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Compensation scheme as elixir for higher productivity


 Ismail Agaka

Ismail Agaka

There is no doubt that the present economic recession poses different challenges to both workers and employers. Indeed, while employers are out at this time exploring ways of cutting costs and seeking ways of increasing bottom-line via enhanced productivity, the search for these objectives is often located within the traditional areas such as salaries, allowances and threat.

Little attention is paid to ensuring the safety of workers in the workplace as an incentive that can boost the productivity of workers through confidence building process. It is even more ironic when chief executive officers think that promoting safety in the workplace is meant for the benefit of workers only.

This may simply not be true, according to the Acting Managing Director of the Nigeria Social Insurance Trust Fund (NSITF), Ismail Agaka.He explained that the same goes for the Employees Compensation Scheme (ECS) that is largely seen as a scheme for employees.

The NSITF boss stressed that it is undeniably erroneous for employers to think that the scheme is for the benefit of employees alone saying, “everybody is exposed to one form of occupational hazard or the other in the workplace. So, it is not a question of it does not concern me.”

He argued that joining a scheme that promises treatment and rehabilitation of injured workers in the course of work is a huge incentive for higher productivity.

“Joining this kind of scheme boosts the moral of the employees without shouting it. Boosting the moral of employees is more than just increasing the salaries and allowances,” he said.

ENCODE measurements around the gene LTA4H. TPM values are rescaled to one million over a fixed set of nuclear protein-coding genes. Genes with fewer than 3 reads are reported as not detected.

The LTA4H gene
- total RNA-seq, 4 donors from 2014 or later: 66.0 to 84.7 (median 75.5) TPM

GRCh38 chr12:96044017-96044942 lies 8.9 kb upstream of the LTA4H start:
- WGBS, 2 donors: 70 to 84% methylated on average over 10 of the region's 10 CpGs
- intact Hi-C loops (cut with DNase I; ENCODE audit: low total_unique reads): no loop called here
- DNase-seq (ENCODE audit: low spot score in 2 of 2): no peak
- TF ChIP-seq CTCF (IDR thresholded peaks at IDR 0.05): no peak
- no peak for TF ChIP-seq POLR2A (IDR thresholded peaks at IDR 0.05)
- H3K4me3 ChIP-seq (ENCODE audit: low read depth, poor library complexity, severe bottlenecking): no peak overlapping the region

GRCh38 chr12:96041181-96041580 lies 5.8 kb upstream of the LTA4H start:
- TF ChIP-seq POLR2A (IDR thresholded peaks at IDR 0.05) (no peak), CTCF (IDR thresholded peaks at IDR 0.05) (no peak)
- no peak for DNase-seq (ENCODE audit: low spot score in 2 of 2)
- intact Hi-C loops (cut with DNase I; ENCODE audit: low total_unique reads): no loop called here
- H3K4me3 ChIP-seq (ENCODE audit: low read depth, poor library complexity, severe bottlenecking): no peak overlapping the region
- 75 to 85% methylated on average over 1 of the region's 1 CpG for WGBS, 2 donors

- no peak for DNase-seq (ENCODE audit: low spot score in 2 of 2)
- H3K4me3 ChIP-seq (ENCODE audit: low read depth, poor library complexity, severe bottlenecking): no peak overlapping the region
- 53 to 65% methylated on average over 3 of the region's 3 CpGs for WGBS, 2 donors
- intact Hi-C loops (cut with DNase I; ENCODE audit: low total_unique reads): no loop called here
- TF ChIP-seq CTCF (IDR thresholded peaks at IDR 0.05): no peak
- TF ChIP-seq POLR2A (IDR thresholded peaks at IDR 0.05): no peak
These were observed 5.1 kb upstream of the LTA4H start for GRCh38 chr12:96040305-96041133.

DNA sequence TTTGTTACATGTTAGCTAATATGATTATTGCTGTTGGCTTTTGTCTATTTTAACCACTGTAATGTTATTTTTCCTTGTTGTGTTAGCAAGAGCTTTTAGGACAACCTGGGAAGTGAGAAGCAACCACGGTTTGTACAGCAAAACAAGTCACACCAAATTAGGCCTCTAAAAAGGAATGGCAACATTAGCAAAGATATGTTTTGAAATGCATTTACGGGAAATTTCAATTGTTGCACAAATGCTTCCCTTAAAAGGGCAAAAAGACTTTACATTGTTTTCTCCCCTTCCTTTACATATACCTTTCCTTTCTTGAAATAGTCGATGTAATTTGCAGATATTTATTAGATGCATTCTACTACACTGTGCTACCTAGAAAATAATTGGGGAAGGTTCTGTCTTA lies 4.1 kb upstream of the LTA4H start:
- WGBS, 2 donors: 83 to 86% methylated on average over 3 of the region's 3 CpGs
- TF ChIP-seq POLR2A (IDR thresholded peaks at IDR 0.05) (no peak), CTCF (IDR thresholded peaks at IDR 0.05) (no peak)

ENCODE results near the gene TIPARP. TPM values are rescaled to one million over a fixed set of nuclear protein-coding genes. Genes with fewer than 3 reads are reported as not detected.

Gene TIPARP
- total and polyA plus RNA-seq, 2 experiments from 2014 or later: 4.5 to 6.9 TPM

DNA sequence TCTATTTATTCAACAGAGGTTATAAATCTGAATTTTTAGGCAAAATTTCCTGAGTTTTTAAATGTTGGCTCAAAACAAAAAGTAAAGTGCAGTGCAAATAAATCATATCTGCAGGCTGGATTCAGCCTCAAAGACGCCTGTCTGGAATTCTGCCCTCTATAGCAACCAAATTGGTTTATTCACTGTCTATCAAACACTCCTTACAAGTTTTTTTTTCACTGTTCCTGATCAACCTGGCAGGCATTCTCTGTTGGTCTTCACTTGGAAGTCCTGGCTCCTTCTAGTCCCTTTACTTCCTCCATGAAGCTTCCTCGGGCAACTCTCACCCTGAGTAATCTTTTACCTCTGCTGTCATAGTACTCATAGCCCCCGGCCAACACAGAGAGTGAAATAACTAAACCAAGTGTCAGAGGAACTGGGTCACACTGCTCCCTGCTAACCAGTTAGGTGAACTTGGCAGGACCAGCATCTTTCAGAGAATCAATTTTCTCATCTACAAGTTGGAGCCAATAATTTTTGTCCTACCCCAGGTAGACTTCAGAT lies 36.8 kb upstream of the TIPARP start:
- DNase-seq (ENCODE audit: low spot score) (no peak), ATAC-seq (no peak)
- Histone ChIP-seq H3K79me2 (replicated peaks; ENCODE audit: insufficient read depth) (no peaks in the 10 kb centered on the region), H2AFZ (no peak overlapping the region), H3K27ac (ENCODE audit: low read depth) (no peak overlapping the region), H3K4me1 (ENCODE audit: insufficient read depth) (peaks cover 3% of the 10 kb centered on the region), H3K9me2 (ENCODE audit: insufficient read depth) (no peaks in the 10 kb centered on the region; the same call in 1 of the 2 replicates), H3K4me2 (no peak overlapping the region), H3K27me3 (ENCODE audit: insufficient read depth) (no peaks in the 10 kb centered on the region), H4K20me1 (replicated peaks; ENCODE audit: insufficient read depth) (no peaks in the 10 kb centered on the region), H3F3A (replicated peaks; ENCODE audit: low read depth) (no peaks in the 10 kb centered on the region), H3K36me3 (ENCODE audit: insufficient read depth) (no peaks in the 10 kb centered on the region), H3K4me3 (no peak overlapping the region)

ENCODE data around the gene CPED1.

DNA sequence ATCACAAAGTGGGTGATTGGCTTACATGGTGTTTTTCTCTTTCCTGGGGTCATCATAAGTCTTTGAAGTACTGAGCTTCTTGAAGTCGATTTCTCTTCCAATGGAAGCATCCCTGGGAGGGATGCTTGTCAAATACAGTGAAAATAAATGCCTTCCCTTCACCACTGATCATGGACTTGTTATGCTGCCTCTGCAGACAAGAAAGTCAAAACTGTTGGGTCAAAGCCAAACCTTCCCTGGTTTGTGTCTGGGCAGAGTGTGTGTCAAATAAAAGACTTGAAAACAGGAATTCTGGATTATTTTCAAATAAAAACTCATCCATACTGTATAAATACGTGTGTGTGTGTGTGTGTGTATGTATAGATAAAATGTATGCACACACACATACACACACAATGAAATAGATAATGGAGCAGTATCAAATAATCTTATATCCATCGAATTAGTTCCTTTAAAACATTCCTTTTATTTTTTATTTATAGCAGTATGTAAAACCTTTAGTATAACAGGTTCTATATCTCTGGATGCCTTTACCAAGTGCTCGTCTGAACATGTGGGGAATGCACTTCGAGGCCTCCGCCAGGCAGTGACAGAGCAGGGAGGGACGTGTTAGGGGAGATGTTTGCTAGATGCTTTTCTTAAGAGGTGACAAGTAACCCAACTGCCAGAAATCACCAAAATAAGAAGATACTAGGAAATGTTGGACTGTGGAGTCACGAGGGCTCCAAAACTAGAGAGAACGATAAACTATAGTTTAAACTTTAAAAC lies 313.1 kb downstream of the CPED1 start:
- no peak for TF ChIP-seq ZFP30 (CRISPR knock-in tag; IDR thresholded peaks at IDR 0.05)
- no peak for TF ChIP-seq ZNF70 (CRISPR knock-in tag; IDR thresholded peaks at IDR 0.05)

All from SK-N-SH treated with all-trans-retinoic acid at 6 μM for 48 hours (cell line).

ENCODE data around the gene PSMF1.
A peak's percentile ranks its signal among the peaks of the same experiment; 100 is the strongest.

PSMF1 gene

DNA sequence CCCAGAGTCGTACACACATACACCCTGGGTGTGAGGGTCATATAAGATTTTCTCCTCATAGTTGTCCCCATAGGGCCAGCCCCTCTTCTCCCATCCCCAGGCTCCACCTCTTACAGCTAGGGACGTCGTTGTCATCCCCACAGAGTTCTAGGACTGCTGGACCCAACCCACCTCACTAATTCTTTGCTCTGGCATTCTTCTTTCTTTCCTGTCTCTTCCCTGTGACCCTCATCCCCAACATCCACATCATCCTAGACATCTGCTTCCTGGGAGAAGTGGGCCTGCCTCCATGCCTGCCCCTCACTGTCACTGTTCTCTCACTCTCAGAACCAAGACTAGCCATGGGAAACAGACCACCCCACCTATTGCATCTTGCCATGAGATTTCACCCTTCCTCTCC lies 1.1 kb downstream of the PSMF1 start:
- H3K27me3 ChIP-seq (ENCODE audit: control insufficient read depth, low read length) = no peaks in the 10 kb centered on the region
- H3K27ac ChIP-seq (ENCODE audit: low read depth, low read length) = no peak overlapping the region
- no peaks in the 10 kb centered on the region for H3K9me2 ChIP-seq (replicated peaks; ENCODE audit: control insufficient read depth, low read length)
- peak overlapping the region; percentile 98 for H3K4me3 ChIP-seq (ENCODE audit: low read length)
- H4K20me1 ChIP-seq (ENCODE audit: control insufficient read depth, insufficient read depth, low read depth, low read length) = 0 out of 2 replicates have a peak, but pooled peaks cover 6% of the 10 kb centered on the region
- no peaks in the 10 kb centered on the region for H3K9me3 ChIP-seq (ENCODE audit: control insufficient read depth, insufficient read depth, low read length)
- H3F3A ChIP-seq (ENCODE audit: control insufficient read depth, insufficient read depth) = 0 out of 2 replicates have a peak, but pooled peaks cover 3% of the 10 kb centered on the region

The NSITF boss also highlighted that the higher productivity in the workplace clearly manifests in the bottom-line of organizations.His words: “Higher bottom-line means more money coming into the company. It will also lead to better industrial climate in the workplace. A harmonious industrial relation in the country would lead to national cohesion. The burden of care is transferred to the NSITF for an employer should there be any workplace accident, injury, disability or occupational disease. The scheme helps employers overcome unanticipated expenditure especially if such comes when the organization is not financially strong enough for such expenses. How do organization address this kind of development during cash flow challenge? Such development could lead to employees seeing their employers as wicked and uncaring regardless of challenges such employer may be going through.”

Speaking on the benefits inherent in the scheme, Agaka highlighted that compensation also applies to victims of plane crashes who lose their lives in the course of work.

His explanation: “First, if the employer of such a victim of plane crash was registered, the survivor of such a person would be compensated. Secondly, the journey must be in the course of carrying out official duty. If it is confirm that it was an official trip in the course of work, then the next of kin or the dependent of the deceased employee is covered. Indeed, many such claims have been processed by the NSITF.”

While explaining that the NSITF does not operate hospitals where injured workers are treated, he explained that medical bills incurred by organizations for the treatment of injured workers are settled and that NSITF takes over the treatment if it is long term.

“If there is an accident, the employer owes his or her employee the duty of care by offering that employee at least first aid treatment. It is after the stabilization of the worker that the office now reports to the NSITF and then the process begins.Whatever medical expenses might have been incurred prior to reporting to the NSITF is refunded. If there is any need for the employee to obtain further rehabilitation as the case may be, it is the responsibility of the NSITF. But the first point is that the employer must be registered on the scheme and also the accident must also be reported to the Fund through a laid down procedure,” he stated.